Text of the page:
In turn, employers need to ensure that the unique goals of their staff are mapped out, and that for those wanting to reach leadership level, clear support and guidance should be provided. This may mean exposing a professional to cross-functional work in change management, or coaching on how to improve stakeholder management and commercial understanding. In so doing, you will be exposing your employees to challenges beyond working with the latest technology – namely the honing of their soft skills with the goal of moving up the career ladder. 

3. Understand why employees might be moving    

As a number of workers within the industry admit to being dissatisfied, employers must be mindful of the factors that are likely to tempt them to a new role, aside from salary. Improved work-life balance was rated as the top factor after salary, as a temptation to change jobs.    

This isn’t surprising, as close to half (47%) rated their work-life balance as poor, or terrible, with nearly two-thirds (64%) saying they would be attracted to work for an organisation that restricts out of hours working such as taking calls or answering emails, in a bid to improve work-life balance.    

In addition to this, 85% of cloud and infrastructure professionals look for flexible working policies when considering a new role, and 90% of testing and development professionals do so. The IT professionals who are most likely to look for flexible working are leadership, projects and change management professionals, 92% of whom look for this. Flexible working is a means to addressing some of the concerns around work-life balance.  

With this in mind, it’s important for employers to recognise the signals if employee’s are struggling to manage workloads, to avoid the risk of losing talented professionals in a skill-short market. This also can relate to an organisation’s culture, which is intrinsic to work-life balance, as staff need to be able to have the confidence to approach managers if they have a problem, and equally feel comfortable to take time off when they need to.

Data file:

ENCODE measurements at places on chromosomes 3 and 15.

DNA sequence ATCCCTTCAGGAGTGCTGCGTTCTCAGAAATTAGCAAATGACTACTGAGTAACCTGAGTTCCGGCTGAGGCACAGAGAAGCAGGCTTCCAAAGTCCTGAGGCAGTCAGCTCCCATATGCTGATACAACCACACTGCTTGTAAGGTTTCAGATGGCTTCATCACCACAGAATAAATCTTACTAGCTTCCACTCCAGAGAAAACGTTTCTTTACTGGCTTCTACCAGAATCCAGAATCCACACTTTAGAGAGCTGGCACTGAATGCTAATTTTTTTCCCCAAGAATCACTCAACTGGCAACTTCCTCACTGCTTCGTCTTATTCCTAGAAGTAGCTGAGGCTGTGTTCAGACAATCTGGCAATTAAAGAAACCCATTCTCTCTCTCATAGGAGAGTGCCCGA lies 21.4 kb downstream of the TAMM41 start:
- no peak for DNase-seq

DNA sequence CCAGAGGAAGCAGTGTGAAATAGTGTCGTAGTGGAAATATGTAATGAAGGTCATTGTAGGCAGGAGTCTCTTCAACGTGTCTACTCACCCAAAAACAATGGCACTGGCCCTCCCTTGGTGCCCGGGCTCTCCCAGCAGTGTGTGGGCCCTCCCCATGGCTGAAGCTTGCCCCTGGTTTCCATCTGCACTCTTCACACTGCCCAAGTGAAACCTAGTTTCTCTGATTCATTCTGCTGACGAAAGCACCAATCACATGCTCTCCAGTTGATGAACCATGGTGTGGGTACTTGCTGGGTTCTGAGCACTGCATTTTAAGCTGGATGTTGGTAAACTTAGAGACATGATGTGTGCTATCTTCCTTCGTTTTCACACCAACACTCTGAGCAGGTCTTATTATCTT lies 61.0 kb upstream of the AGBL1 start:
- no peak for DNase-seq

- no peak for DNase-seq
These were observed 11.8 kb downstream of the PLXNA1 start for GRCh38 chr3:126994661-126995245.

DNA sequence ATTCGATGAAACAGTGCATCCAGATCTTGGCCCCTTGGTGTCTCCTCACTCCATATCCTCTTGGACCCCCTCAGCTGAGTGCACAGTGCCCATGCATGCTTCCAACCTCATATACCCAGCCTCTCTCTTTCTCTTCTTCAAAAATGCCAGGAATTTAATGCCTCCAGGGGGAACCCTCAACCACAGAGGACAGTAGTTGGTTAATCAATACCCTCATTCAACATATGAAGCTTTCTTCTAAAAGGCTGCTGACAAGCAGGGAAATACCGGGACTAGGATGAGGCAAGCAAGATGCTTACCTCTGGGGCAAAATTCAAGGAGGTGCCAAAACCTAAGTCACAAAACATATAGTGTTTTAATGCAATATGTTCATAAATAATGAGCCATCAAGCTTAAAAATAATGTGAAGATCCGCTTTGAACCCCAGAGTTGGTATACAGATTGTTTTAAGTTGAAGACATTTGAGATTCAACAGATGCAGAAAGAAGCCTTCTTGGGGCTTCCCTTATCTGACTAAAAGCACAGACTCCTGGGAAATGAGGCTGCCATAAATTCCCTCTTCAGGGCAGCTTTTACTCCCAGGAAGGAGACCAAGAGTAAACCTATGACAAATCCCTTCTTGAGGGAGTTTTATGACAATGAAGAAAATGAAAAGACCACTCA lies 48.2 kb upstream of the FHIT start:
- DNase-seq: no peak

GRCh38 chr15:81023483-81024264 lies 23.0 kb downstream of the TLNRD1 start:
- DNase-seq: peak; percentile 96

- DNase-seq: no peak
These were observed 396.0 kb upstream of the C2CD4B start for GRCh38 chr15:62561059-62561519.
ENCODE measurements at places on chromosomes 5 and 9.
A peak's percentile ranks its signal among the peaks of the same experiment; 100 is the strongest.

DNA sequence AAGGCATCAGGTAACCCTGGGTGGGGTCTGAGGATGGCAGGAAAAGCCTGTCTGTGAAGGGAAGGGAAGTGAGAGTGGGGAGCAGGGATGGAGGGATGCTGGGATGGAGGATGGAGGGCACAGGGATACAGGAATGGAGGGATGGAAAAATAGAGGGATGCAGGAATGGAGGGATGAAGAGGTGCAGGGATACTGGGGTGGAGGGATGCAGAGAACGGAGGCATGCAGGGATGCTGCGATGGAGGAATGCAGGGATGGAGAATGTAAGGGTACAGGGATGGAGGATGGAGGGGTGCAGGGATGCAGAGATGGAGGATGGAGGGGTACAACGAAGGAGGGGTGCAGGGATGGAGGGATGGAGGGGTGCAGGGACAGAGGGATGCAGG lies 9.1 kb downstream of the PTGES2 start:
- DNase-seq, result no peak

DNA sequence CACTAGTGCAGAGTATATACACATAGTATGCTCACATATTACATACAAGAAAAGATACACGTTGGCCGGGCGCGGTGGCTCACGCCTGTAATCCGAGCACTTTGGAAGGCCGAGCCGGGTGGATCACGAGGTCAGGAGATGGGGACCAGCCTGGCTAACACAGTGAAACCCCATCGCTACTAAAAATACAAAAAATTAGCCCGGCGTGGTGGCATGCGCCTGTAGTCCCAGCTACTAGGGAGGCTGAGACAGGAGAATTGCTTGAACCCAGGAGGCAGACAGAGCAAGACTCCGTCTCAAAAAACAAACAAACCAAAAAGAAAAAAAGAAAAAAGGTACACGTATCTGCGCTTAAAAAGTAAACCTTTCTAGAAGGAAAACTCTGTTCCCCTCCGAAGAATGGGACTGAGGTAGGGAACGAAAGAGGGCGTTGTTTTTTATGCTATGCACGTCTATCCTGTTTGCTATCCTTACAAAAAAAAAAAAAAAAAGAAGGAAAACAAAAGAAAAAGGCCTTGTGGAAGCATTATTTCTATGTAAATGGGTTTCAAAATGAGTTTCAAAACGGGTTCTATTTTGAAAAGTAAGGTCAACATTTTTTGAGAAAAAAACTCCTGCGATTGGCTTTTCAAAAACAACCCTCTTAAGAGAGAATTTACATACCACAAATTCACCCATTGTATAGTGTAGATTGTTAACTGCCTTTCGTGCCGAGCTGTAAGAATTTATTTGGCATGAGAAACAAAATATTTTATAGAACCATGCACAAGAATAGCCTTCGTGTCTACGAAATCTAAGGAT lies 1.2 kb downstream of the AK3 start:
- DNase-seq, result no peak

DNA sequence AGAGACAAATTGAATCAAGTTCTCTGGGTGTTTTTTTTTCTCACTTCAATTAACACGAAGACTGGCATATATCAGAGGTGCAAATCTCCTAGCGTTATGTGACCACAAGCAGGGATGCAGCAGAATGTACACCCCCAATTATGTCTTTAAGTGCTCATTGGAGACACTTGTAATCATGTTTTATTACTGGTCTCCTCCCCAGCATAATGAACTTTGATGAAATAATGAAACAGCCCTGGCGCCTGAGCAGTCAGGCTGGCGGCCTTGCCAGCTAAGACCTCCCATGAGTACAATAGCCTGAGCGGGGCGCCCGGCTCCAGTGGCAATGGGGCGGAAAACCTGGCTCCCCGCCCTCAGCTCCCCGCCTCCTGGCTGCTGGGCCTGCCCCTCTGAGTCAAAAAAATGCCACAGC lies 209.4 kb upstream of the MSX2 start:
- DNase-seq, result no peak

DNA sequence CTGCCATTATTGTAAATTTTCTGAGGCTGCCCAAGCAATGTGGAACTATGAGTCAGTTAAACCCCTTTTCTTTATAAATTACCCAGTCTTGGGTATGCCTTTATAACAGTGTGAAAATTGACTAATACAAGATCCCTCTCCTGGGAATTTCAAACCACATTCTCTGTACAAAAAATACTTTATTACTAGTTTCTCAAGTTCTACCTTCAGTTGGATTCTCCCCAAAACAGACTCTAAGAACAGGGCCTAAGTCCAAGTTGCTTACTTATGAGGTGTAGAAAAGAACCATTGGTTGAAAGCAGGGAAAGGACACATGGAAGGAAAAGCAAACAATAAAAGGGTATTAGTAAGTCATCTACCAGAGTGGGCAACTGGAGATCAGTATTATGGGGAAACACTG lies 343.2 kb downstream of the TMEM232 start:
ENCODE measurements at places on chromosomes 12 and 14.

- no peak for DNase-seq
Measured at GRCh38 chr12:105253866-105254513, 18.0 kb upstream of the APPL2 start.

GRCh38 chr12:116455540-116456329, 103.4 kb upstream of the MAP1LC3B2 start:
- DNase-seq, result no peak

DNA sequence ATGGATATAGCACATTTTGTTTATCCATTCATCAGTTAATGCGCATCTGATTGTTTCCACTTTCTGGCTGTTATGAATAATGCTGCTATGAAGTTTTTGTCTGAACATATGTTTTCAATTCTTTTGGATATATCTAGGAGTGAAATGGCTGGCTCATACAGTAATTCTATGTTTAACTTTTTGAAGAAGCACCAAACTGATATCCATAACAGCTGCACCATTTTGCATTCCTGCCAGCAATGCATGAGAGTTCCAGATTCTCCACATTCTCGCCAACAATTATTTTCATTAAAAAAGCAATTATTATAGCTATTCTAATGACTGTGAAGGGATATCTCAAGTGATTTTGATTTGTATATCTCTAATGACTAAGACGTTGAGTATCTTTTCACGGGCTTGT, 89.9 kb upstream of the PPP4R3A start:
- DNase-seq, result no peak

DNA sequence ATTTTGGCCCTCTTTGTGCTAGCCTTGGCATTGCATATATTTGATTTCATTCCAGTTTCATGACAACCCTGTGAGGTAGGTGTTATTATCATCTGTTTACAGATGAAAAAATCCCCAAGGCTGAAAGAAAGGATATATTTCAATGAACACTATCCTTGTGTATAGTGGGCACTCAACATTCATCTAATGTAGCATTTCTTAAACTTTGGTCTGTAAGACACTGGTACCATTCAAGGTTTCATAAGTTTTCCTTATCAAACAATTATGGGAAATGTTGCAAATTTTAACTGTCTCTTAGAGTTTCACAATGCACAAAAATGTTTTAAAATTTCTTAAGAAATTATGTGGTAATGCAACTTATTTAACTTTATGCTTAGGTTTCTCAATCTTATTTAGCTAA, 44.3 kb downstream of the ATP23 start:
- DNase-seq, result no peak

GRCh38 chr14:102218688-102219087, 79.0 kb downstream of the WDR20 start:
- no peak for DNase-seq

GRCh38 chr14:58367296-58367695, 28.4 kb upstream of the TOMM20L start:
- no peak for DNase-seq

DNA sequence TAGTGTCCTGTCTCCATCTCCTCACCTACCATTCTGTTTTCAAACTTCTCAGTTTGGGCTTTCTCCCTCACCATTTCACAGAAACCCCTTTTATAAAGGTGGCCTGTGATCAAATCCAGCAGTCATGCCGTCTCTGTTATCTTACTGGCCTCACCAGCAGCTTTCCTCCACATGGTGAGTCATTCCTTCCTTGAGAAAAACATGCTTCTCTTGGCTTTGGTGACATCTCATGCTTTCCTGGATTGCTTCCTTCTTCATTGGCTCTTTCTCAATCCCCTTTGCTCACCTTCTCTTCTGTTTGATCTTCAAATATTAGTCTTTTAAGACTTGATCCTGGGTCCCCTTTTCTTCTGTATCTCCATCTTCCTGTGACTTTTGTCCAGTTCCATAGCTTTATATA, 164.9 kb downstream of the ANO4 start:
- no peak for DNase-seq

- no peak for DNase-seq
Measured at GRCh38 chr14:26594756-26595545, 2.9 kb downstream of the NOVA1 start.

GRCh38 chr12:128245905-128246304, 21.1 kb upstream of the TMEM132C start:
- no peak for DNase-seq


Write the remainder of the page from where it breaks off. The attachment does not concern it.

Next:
4. Pay is a motivator, but it shouldn’t be relied upon    

61% say their job search is focused on securing a higher salary. However, employers need to think beyond pay packets in order to continue attracting top talent in a skills-short market.    

Whilst 46% of workers in the industry reported finding bonuses motivating, over half (54%) said they found them either de-motivating or that they had no impact, suggesting not all employees are driven by financial incentives, and ambition shouldn’t be nurtured on this solely.    

Additionally, pay was shown to be less of a driving force for IT professionals than other professions, demonstrating that employers should take a tailored approach when considering how best to attract and retain talent from different professions. There is also room for negotiation, as 63% of IT professionals stated they would consider taking a pay cut in order to achieve everything else that was important to them.   

Continuous development and communication is key to nurture ambition   

Our results indicate workers want to be able to make an impact on an organisation, and positively they are prioritising professional development to help them achieve this. For employers, taking the aspects of training, transparent career paths, culture and work-life balance into play, and communicating these well, is important to attracting and retaining staff in the sector.  

Of course, when it comes to building effective attraction and retention policies, there is not a ‘one size fits all’ approach. What workers want varies according to their age, seniority level and even gender. Wherever possible, it is necessary to tailor your pay, benefits, culture and career progression offerings according to the needs of the individual which will in turn better nurture ambition and loyalty. 

James Milligan, Managing Director of Hays IT